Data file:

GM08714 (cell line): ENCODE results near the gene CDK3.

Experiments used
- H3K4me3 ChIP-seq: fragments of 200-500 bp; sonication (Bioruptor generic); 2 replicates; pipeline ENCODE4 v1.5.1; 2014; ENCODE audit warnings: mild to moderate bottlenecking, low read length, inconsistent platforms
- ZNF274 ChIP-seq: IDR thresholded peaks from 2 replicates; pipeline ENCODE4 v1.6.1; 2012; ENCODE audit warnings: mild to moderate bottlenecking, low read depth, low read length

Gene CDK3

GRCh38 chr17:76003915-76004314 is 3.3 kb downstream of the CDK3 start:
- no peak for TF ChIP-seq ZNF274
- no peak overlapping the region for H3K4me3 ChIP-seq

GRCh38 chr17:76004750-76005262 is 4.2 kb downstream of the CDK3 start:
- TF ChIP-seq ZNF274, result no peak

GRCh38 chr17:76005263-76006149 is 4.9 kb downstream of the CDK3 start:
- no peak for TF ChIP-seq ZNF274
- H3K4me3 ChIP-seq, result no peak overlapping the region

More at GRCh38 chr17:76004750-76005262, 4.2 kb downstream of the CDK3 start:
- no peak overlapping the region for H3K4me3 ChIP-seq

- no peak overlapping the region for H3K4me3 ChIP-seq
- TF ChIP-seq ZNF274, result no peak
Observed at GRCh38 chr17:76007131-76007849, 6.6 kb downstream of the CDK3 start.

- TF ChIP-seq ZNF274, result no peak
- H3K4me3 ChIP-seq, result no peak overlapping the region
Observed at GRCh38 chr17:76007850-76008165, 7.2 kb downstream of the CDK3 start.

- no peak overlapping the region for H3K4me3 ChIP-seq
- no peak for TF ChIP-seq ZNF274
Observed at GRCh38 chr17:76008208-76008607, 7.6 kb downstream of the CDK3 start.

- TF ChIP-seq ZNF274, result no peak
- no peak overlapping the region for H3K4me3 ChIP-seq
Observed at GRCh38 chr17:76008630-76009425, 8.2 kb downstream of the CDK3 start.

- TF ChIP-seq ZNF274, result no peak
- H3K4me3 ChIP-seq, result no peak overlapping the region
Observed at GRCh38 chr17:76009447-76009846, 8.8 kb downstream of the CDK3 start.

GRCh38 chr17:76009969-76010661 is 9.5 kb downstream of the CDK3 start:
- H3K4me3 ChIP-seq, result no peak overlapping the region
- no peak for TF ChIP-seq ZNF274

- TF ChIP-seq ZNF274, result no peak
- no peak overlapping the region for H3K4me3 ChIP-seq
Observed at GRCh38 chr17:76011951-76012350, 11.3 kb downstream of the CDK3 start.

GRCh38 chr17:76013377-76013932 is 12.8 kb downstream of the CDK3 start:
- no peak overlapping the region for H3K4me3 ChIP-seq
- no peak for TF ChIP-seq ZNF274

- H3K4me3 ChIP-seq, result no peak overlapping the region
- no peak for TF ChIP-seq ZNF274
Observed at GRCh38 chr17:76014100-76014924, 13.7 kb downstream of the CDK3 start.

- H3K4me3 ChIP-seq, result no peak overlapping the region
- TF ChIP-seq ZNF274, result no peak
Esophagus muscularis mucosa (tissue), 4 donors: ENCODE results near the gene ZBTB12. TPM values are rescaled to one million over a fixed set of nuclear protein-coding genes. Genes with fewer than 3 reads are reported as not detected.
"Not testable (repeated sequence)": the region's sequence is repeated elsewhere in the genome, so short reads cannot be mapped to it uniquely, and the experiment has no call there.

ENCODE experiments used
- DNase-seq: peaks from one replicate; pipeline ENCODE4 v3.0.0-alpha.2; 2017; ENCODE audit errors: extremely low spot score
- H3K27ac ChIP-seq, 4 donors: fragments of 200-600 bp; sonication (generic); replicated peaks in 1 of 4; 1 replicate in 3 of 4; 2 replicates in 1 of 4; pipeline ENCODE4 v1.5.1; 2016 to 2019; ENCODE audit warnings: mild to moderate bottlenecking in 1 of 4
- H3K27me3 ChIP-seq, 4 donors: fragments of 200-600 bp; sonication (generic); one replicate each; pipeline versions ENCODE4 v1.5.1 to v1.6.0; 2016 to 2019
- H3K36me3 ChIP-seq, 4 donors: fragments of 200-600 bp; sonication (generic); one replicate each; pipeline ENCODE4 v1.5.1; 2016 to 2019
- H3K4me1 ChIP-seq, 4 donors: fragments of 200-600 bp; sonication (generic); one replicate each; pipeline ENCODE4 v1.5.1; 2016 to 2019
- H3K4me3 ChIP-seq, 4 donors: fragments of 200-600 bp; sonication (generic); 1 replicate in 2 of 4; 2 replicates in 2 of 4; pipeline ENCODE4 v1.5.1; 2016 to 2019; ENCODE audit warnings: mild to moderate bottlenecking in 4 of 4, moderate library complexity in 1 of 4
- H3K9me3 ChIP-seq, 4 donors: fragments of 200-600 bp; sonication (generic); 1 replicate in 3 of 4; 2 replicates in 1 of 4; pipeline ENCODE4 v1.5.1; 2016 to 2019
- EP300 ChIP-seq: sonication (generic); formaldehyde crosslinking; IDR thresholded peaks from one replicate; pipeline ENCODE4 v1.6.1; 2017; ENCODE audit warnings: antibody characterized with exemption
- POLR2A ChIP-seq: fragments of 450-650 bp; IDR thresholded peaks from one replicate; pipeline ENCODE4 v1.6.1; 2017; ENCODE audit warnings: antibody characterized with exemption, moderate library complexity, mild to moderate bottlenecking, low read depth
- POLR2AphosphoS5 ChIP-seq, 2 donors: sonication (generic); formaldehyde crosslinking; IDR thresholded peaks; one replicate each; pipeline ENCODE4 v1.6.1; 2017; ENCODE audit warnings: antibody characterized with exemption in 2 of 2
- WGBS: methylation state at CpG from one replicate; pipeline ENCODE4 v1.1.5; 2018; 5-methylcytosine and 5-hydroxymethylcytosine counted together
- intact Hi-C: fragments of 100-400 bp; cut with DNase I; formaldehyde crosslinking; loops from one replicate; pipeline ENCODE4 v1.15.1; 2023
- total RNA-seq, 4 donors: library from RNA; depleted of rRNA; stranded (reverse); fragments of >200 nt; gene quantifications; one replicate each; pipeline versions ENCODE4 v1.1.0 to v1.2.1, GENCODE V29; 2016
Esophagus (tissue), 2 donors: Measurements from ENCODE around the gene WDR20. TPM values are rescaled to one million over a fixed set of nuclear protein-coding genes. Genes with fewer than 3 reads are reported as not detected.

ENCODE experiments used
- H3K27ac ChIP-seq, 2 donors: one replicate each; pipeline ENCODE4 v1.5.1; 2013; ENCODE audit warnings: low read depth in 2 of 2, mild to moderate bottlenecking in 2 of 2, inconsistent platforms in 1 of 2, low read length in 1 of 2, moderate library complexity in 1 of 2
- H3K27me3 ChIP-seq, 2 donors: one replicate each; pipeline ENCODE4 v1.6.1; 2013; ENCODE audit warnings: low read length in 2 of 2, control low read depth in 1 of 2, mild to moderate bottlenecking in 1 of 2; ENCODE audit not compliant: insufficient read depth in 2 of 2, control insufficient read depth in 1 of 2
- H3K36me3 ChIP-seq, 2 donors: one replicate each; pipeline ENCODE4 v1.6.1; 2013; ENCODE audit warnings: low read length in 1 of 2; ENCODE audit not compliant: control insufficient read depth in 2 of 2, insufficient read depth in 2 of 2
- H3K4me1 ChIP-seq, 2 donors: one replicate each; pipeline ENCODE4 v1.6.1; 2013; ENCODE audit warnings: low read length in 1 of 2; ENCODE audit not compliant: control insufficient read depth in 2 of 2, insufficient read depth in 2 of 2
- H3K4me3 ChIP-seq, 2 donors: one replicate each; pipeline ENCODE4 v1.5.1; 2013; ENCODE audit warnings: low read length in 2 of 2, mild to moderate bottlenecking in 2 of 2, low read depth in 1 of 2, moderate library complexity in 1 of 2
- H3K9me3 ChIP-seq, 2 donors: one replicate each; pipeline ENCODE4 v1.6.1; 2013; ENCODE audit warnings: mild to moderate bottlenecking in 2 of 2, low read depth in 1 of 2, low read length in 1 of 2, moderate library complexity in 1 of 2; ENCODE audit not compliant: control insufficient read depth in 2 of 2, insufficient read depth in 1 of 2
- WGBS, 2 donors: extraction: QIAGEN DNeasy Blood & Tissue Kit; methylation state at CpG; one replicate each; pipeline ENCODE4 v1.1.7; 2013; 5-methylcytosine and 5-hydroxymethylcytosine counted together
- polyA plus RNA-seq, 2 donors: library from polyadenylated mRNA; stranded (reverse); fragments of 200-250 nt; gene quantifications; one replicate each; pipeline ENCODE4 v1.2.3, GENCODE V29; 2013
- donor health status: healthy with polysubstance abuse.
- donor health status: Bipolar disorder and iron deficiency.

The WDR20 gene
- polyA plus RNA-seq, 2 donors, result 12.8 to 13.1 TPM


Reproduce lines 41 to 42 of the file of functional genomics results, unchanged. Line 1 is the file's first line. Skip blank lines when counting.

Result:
- no peak for TF ChIP-seq ZNF274
Observed at GRCh38 chr17:76014100-76014924, 13.7 kb downstream of the CDK3 start.